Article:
Cisco Security Appliances Targeted for DoS Attacks via Old Bug [bleepingcomputer]

A critical vulnerability fixed in mid-2018 has been resurrected recently in denial-of-service and information disclosure attempts against Cisco’s appliances Adaptive Security (ASA) and Firepower.

The company is issuing a warning to its customers urging them to follow recommendations for proper mitigation actions.

DoS and sensitive info

Tracked as CVE-2018-0296, the vulnerability can be leveraged by an unauthenticated, remote attacker to cause the appliance to reload by simply sending it a crafted HTTP request.

An attacker can also exploit this bug to view sensitive system information without authentication. On affected devices, this is achievable through path traversal techniques.

First exploit attempts in the wild were registered immediately after Cisco disclosed the details of the bug and published patched software for the products affected. At the time, the attackers aimed at causing a DoS condition.

At the end of the workweek, though, exploitation attempts in the wild grew to a number sufficiently high for Cisco to advise ASA and Firepower customers to make sure that the devices run on a version of code that is not vulnerable to CVE-2018-0296.

The attacks have been happening for several weeks and kept increasing in frequency, suggesting that there sufficient victims still exist for the effort to be worth it.

Check for risk

Admins that want to determine if the products they manage are vulnerable can start by running the following command:

show asp table socket | include SSL|DTLS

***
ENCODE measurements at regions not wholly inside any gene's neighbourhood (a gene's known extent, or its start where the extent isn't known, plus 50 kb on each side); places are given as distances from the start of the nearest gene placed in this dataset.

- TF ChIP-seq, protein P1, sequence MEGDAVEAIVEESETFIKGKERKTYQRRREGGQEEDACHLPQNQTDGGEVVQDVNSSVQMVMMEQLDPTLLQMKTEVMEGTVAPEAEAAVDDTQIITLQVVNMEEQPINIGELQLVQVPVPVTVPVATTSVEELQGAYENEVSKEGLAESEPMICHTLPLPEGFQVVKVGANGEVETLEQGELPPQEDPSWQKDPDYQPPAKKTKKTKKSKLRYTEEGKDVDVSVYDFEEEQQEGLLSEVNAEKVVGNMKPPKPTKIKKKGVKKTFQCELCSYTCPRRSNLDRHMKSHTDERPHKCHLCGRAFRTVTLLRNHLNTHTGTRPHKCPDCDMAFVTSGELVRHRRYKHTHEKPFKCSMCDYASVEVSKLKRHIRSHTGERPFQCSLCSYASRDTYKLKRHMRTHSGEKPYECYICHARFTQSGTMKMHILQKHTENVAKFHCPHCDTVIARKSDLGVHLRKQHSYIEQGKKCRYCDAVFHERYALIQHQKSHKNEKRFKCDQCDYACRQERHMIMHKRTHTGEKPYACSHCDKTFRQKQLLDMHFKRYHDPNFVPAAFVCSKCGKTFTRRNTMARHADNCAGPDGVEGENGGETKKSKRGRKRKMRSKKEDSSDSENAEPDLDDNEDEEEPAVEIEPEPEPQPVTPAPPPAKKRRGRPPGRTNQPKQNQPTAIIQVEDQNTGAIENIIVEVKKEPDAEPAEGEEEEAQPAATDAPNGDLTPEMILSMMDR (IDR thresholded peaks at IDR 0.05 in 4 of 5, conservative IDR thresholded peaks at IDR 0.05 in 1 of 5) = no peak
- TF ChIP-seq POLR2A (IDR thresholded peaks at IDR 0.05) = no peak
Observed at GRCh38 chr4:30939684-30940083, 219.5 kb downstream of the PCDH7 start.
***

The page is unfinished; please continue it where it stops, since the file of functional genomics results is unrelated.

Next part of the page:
Potential for exploitation exists if listening sockets are shown. However, a vulnerable process needs to be running for things to get ugly. Finding out its status is done through this command:

show processes | include Unicorn

“The likelihood of a vulnerability existing is elevated” on devices that have this process running, writes Nick Biasini, threat researcher at Cisco Talos.

In this case, to determine if there is a risk, admins should check if the software version running on their devices is impacted by the bug. The information is available in the original advisory for the vulnerability.

The reason for making this check before deciding to update the code to a newer version is that the vulnerability is in the web framework of ASA/Firepower products, so not all appliances are affected.

Biasini warns that despite not being a new vulnerability, it still poses a real risk for denial of service and unauthenticated information disclosure as attacks are increasing.

With holidays around the corner, companies have less staff on duty and adversaries are likely to take advantage.

“Customers should validate if they are vulnerable as soon as possible and plan the appropriate patching/mitigations strategies as necessary to minimize both risk and impact to the organization,” Biasini advises.

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